This morning I visited a church here in the west suburbs and heard a sermon that really jarred me. The preacher spoke on original sin, from Romans 5:12-14.
He pointed out that when we are confronted with the evilness of human nature, we tend to shy away from it. We don’t want to be confronted with it. It makes us uncomfortable. We even attack people who bring it to our attention. When victims of atrocities come forward, they are often shunned for making accusations—we don’t want to hear these things, they don’t concern us. Either we blame the victim, or we try to distance ourselves from the situation (They’re the perpetrators—I have nothing to do with this!). Neither of these reactions admits the basic flaw that philosophy has suffered from for centuries (since Genesis 3?): We are evil. Not they, not our surroundings. We.
And I recognized something. I’ve been involved in an effort to draft a letter to my alma mater in support of a statement that their policies and (more importantly) their teachings on race were wrong. God has blessed this effort. Through prayer and contemplation, and a lot of input from many different people, a letter was drafted that I really believe reflects the sincere support, gratitude, and conviction we wanted to convey. Almost 500 students and alumni have signed it.
While I’ve been involved in this effort, I have had a lot of occasions to be confronted with evil. Some of the words and actions that evidenced racism at the university were truly hateful and hard to reconcile with respect for another being created in the image of God. While some of the people who have written us to oppose this letter on various grounds are sincere and kind, others have attacked us with a viciousness that surprised me. Some believe the university was right in its stand against integration. Others just label us “worldly liberals,” or assume we are disrespectful punks looking for trouble. And among those who both oppose and support the letter, I have seen heartbreaking ignorance, bitterness, anger, and fear.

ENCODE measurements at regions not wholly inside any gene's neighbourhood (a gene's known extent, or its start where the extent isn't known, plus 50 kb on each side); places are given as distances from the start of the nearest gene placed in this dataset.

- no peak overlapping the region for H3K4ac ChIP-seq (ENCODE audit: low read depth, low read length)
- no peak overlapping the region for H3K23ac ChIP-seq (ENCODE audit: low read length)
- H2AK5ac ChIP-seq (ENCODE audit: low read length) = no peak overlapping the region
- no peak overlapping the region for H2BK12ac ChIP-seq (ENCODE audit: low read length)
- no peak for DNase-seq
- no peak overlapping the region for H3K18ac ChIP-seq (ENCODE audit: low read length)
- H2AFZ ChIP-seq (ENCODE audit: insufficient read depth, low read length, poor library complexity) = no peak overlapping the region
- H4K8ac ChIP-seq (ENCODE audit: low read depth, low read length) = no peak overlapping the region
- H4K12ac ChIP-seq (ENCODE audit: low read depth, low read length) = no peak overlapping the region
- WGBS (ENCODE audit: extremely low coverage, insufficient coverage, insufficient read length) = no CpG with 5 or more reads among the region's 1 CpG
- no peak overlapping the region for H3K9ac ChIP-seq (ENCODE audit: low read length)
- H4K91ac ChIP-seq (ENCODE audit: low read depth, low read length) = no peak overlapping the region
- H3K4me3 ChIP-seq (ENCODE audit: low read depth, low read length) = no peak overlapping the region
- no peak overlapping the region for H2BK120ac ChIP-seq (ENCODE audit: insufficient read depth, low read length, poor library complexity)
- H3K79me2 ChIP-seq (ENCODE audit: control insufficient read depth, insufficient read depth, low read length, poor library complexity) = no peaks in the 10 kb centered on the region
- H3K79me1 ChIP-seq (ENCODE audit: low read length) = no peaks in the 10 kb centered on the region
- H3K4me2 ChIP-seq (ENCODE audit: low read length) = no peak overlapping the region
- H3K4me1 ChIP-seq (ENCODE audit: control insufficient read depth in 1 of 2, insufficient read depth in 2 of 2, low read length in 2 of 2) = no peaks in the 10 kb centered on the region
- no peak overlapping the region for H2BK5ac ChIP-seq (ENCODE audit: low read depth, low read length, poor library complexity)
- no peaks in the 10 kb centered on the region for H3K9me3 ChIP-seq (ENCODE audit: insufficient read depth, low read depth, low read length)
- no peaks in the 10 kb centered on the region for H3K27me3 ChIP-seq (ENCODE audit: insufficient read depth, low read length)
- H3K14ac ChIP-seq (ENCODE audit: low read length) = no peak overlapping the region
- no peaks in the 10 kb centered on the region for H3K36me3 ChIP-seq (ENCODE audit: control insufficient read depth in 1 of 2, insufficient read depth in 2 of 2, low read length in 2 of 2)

In each of these scenarios, my reaction has been to either blame the victim, or to distance myself from the evil. They are racist. They taught error. They have an axe to grind. They are proud. They fear man more than God. Can you hear the self-righteousness?
At Notre Dame we had this cheer we would do at football games: The whole stadium would chant over and over in unison, “WE ARE ND!” You know what? We are Bob Jones University. All of us who are there, went there, taught there, worked there. When people ask me how I could go to a school that stands for something so repugnant as racism, and I answer, “I didn’t know. It wasn’t a big deal. I never saw it,” that’s a cop-out. I am BJU. I was a part of what went on there. I didn’t speak out, I didn’t even see it, even though it was happening to people I knew. I was afraid. I was ignorant. I was angry. It didn’t concern me. When I sign that letter, asking for a statement that BJU was wrong, I am asking for a statement that I was wrong. Well, here it is:
I was wrong.